Hi everyone. I’m the lead on this little brain-baby of ours that we affectionately call Sell Outs. I read over your posts and hoped I could alleviate a few concerns about the format of the game. But first, a link to the downloads page where you can find the instructions and the PDF with 240 cards for Sell Outs if you’re interested: Sell Outs Downloads (Don’t be intimidated by the Orangedox link. It’s just a way to track download and view numbers.)
One huge point of Sell Outs is that the cards are written in such a way that everything is open to interpretation. The problem cards themselves do not ask a question like, “How do I get my cat out of a tree?” The problems are much more open ended, like “My cat is stuck in a tree, and it’s way too high to reach.” Perhaps you have a product that can reach the cat. Perhaps you have something to destroy the tree so this won’t be a problem in the future. Maybe you think the problem is that they own a cat in the first place. The cards frequently lend themselves to unorthodox interpretations.
The features and products are also up to your own judgement. The rules encourage you to spin and morph them to work for you. You can get more specific than what the card says, and several of the cards are worded so that they can have multiple meanings. We have also seen features used to describe how the product would change the consumer’s life over instead of applying directly to the product itself.
Seemingly negative features can be spun really well, too, although it might take some extra creativity to sell it. I have seen really negative cards used to incredible effect.
To address the creativity ‘requirement’ and who the game is suited to, I find that Sell Outs has something for everyone. We’ve played with a varied mix of people, including those that don’t think they are very creative, and most of our testers would never consider themselves to be ‘actors’. You do not need to act out your cards. @ShayMonique once sold a regular multitool without really pitching it, simply because all the other options were too bizarre or excessive. We’ve seen a really shy person in a room full of people he did not know break out his Macho Man Randy Savage impression to sell an Unopened Can of Whoop Ass. It was really strange, but really so great!
To address the other game comparisons:
Funemployed: You are what your cards say. It’s too personal for me. I don’t want to act it out. I’d rather watch friends play it, who are not afraid to go nuts to win a card. Sell Outs is about the products. No one is asking you to bust out a character impersonation or silly accent. You’re just talking about how you solve the person’s problem.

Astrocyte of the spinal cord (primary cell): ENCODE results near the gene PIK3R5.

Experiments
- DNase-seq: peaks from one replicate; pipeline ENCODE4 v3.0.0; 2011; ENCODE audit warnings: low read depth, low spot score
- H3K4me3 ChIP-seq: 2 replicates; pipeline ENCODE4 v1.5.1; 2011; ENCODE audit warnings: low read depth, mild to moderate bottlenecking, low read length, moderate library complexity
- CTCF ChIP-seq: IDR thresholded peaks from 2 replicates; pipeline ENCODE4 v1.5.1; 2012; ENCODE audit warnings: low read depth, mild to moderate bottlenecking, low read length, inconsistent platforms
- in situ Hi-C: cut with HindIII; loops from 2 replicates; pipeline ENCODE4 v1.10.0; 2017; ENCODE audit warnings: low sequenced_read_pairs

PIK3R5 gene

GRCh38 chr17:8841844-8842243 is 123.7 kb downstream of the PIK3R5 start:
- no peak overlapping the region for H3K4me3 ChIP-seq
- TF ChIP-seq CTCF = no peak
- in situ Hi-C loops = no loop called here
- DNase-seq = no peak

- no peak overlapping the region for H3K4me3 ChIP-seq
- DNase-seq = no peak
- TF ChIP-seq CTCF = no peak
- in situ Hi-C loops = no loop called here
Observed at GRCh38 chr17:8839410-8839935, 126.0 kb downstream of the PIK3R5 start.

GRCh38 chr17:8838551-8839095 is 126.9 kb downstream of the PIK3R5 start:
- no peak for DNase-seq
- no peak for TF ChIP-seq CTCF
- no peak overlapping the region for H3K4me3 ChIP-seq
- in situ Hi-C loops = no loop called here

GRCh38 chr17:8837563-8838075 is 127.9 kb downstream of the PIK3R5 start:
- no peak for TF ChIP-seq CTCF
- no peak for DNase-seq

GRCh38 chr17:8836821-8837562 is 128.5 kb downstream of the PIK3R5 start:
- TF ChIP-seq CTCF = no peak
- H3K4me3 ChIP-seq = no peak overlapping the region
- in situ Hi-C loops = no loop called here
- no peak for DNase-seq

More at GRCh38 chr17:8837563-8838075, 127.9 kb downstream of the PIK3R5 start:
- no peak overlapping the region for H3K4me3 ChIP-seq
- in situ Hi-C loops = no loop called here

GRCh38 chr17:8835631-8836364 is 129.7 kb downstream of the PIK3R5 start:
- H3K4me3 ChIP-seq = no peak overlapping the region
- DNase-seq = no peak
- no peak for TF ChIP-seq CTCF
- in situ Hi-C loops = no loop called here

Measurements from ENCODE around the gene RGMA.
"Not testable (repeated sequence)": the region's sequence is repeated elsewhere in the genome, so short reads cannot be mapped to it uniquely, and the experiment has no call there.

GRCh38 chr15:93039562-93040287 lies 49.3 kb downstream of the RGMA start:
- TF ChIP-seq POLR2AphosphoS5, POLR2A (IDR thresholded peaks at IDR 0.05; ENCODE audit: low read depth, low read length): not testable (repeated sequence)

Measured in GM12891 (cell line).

Snake Oil: I haven’t played it, but it seemed like it didn’t go far enough with it’s own concept. Seemed like Compound Words: The Game. Sell Outs is probably a little closer to CAH in terms of card content. While our base set is written to be family friendly, nothing at all is stopping you from taking it to NC-17 or snuff film levels. And even though they are cleanly written, a bunch of the cards lend themselves to that interpretation. (The current version features drug references, but those will be moved out of the main set eventually.)
Superfight: Superfight allows you to pander. Like a lot. If you’re in a room full of Marvel fans, and try to convince them that Edward Cullen could totes in in a fight with flying telekinetic Wolverine cuz like omg he a shiny vampire guys, you’re gonna have a bad time. I think Sell Outs allows pandering to an extent, but it has not been an issue 95% of the time, since people are less likely to be attached to their favorite thing than their favorite fandom.
Red Flags: I haven’t played this either, but like @ShayMonique said earlier, it seems like there are cards in the game that would outright determine the decision subjectively.
@sdfostj85 We were considering a value system, where products would have a ‘value’ applied to them between 1 and 5. The features would then have a value modifier between -3 and 3. The problems would have a value of 5. When the consumer ‘buys’ a product, they give the problem to the other player, and the player gives the consumer that product. At the end, you would just add all your values and modifiers. I thought this would be interesting because as a consumer, you need to consider if giving that player 5 points is worth getting whatever they had. As the merchant, you might even intentionally mess up your pitch to try and dissuade the consumer from picking you if you accidently created a product worth a lot of points.
Our other idea is that of salary. You would need some kind of tokens, like poker chips or something similar. Every time you are the consumer, you would collect 3 chips plus 1 chip for every product you sold so far. This would allow the players to set their own prices, and could try to price gouge a player who is doing very well.
We are still sussing out a lot of details on variant play. We have a lot of variants on our site right now that might intrigue you. We also would encourage you to come up with your own variations. I think Sell Outs is open ended enough that it can be tailored to your playing group
As an aside, there’s two main things I love about this game. I love the way every pitch after the first always starts off with the playful trashtalk, with players saying something like, “Here’s why my competitors are wrong, crazy, and missing the point.” And I love the reveal of the cards. “I think we should go a different route to solve your problem. Let me tell you why you should cut off your legs so you can wear these prosthetics.”
I hope I addressed good number of concerns. This is all great feedback, and I appreciate you all taking the time to read about our game.